A second location for a café at the Edmonton International Airport’s Premium Outlet Collection Mall disappoints

Review by Carelyn Kostyk

A year ago, my mom picked me up just outside of the Van Vliet Centre and told me that she had a surprise. It was cold outside, I’d just finished my last midterm, and I was feeling drained, so I reluctantly agreed. She took me to the Woodrack Café.

The restaurant had fairy lights strung up on the roof, workers chatting with patrons, and a great selection of food—all of which promised to fill you up with love. I’d arrived feeling tired, and after a warm meal I left feeling so much happier.

It was a café that promised coziness and community, and it delivered.

There have been two changes since then—the first being that the café has moved from 109th street to a location just beside Whyte Ave, and the second being that there’s another location at the Premium Outlet Collection Mall by the airport. Despite these two changes, the café is still owned by women and, according to their website, aims to foster a sense of community.

With all the pandemic stress, I wanted to chase that old feeling I got when visiting the original Woodrack Café and decided to go to the Premium Outlet Collection Mall.

At this new location, parking was easy to find, compared to the hassle at the old location (back then, you’d park outside of someone’s house and risk getting a parking ticket) and I parked right outside of Entrance 1 of the mall. Unlike at the original location, where you had to do a short walk to the café, I had to brave the cold for only a few seconds.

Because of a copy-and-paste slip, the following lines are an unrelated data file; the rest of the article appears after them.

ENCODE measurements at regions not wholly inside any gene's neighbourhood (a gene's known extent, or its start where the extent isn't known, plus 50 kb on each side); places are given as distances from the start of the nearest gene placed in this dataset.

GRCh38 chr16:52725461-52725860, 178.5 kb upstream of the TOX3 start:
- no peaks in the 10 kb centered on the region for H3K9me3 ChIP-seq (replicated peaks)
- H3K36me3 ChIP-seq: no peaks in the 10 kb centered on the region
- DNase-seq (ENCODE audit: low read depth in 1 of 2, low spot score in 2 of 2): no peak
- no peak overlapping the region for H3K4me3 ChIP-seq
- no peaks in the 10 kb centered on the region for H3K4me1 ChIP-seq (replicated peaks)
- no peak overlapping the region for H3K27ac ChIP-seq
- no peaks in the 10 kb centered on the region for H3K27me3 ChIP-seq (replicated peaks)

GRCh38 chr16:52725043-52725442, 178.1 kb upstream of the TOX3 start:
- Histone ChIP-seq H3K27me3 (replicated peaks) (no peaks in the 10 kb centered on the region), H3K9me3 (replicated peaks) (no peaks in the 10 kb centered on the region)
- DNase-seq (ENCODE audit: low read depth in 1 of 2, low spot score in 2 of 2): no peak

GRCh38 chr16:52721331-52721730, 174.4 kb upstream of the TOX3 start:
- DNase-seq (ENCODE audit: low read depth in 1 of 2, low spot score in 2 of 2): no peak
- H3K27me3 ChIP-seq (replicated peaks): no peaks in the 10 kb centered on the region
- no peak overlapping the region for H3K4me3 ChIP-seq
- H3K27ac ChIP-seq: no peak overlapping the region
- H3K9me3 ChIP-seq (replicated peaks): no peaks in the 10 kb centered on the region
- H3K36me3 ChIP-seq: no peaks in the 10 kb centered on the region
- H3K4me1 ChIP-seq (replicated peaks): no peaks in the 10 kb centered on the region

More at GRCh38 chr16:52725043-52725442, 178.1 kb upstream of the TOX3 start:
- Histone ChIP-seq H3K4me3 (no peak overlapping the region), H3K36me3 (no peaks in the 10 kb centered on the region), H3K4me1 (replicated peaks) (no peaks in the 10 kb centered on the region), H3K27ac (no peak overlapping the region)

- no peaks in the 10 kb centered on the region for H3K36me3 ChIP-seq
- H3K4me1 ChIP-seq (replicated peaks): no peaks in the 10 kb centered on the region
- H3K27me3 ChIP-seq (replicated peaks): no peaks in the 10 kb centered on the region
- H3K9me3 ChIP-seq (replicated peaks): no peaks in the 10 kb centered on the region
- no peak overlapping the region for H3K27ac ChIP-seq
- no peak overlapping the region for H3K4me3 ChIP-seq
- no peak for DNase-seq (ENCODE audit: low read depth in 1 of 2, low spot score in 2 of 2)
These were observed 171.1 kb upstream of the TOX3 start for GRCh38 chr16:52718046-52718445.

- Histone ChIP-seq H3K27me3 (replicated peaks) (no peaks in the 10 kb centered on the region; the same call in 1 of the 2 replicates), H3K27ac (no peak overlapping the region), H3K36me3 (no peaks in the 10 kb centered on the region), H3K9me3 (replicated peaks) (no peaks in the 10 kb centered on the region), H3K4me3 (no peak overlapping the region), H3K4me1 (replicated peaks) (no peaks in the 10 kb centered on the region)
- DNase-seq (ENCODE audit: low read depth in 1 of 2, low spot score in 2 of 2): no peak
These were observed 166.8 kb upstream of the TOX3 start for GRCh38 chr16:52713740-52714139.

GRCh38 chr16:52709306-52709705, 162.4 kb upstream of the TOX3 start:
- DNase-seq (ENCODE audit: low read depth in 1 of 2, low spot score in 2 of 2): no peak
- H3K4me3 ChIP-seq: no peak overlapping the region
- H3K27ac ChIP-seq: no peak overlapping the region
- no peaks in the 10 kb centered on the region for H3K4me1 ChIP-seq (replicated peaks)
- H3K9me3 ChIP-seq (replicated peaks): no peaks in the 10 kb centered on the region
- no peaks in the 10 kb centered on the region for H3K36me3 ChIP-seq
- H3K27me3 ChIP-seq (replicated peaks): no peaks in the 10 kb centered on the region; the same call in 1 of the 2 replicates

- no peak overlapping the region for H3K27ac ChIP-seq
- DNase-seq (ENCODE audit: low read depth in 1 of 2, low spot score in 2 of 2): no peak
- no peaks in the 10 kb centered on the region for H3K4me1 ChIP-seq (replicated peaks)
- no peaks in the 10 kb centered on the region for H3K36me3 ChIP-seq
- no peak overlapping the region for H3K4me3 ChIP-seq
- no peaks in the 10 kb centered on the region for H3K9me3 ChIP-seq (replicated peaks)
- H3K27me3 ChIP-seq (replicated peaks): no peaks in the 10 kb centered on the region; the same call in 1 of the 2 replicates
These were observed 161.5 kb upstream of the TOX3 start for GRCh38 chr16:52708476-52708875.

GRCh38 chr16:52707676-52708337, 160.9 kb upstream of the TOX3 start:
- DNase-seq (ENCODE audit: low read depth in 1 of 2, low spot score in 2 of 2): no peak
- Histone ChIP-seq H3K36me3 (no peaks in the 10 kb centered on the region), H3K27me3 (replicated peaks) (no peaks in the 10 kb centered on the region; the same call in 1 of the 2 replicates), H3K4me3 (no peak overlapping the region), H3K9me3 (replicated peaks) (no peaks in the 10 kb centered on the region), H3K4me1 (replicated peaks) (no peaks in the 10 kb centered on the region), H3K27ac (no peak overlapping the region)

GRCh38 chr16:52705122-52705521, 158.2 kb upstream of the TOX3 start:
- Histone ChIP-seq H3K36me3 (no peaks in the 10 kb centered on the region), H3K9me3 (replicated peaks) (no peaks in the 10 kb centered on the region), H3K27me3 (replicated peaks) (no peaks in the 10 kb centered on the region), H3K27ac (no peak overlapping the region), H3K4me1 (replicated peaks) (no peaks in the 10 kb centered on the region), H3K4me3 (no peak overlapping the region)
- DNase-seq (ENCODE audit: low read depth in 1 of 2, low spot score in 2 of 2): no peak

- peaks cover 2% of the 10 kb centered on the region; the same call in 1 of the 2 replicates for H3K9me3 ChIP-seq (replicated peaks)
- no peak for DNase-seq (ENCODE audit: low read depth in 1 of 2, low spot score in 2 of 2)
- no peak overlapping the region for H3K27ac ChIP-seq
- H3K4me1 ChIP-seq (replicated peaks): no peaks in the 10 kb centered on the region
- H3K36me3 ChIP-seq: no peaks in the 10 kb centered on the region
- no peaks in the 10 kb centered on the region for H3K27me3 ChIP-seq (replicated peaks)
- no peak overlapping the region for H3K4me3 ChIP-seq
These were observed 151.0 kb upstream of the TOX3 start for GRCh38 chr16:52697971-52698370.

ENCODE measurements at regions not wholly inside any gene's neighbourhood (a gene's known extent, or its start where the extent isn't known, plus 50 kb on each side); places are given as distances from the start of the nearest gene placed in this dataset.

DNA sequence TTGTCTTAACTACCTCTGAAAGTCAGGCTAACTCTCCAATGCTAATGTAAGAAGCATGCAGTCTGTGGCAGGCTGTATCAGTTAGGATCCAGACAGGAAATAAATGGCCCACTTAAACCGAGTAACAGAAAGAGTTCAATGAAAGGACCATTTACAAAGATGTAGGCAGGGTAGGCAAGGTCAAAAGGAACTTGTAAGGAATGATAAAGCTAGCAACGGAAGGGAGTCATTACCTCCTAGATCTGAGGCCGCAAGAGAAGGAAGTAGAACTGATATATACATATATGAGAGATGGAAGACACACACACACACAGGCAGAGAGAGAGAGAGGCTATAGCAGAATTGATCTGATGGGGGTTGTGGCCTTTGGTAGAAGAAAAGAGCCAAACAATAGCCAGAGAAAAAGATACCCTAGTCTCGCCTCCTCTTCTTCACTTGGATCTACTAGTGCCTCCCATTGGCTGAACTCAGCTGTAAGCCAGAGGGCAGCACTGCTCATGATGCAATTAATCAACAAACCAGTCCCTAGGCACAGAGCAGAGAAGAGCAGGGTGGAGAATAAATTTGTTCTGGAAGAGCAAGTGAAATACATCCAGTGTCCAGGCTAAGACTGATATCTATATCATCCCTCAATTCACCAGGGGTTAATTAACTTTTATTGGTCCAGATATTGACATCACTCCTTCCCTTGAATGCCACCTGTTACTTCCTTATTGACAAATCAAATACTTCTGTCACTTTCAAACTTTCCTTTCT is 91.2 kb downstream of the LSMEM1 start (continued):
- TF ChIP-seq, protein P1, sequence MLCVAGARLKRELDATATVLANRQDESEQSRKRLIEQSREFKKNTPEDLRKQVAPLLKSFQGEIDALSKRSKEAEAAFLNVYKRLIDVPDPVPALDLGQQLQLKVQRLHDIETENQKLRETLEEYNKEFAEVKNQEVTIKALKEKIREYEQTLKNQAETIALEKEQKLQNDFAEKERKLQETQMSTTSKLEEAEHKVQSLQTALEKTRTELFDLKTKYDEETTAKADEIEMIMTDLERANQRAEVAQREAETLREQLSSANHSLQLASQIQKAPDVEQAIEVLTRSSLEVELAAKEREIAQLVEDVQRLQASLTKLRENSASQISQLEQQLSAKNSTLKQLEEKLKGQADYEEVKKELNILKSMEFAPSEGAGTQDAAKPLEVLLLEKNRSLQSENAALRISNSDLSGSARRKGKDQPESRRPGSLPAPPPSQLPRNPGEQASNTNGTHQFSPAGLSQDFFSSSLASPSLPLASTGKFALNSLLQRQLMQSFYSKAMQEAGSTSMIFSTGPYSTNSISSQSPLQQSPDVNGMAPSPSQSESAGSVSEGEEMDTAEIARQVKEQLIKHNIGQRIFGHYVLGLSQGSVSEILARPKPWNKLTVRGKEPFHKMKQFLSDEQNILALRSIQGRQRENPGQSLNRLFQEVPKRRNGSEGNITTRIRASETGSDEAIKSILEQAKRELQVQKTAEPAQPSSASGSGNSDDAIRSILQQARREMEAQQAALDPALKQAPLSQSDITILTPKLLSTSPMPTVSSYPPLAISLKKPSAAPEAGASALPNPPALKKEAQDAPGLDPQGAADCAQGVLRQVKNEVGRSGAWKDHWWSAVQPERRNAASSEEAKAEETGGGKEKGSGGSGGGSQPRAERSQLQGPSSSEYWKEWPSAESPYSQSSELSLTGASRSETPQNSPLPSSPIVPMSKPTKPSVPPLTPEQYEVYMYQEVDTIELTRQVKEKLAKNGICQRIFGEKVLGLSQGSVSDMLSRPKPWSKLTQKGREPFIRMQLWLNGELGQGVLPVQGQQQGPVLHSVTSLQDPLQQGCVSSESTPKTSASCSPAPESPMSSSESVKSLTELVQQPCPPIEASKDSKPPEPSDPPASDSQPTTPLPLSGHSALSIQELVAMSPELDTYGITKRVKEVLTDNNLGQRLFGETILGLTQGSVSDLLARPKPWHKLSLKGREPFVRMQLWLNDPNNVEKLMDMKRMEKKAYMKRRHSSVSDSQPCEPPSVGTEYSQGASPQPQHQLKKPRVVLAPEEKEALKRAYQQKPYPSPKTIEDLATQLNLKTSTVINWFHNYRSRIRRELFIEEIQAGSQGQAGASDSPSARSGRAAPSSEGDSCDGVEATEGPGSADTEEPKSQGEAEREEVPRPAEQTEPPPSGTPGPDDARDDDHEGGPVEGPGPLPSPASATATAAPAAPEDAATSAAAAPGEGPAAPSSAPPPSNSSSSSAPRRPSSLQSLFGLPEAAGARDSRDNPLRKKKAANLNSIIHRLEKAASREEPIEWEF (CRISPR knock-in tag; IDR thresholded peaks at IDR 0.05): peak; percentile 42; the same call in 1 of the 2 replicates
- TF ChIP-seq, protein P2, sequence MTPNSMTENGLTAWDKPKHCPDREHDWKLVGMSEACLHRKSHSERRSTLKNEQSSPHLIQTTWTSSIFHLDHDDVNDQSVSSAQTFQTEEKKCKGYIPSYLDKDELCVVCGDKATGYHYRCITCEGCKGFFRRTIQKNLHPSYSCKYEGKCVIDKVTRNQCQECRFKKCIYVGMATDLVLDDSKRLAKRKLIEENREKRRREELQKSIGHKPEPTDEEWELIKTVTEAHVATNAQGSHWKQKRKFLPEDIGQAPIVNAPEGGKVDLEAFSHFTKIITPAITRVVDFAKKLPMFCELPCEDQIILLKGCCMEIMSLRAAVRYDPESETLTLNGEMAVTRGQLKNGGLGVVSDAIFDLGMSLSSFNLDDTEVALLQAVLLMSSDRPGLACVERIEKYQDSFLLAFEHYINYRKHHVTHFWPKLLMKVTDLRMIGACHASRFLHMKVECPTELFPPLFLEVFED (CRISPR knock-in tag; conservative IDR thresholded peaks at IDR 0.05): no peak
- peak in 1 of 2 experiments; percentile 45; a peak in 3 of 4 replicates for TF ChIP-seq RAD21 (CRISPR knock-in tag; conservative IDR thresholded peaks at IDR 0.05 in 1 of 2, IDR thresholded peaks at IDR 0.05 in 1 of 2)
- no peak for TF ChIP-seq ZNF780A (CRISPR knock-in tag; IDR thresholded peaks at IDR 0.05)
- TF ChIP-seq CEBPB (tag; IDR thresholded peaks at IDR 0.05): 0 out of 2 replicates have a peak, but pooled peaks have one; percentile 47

This new location still retained the cozy vibe of the original café, with felt seats and suspended lights, although I was disappointed to see that the tables were no longer wooden but were now glass.

With COVID-19 restrictions in place, I was happy to see that the tables were all set six feet apart, and everyone sat at least two tables away from each other. Social distancing measures were followed as the lady working wore her mask and was careful as she made everyone’s food and drinks.

I wasn’t entirely sure whether the tables were sanitized after each patron, as there was barely anyone eating, and the people who were there were settled in for study sessions—I left before any of them did. However, if you are taking out food, the worker did follow COVID-19 rules.

Unfortunately, as I walked up to the till to order my food, I was disappointed to see that there were no sandwiches set out—there weren’t even pictures placed in the fridge to let you know what you could order.

Because of this, I decided to order a cinnamon roll and a flourless peanut butter cookie. I was hungry—I’d been starving myself in preparation for this day with the expectation that I’d be able to get a lot of food—so I decided to also order a lemonade and a large London Fog (which was only seventy-five cents more than a small). In total, my entire meal cost me $16.61.

The lady working the counter was friendly, and when I commented on how pretty the plates were, she told me that the owner of the café thrifts for all of them!

After she warmed up my cinnamon roll, I scoped out a table tucked into the corner. As soon as I sat down with my food, I was disappointed to find that the sandwich menu was on this side of the till. If I had known that it was here sooner, I would have ordered a more filling meal.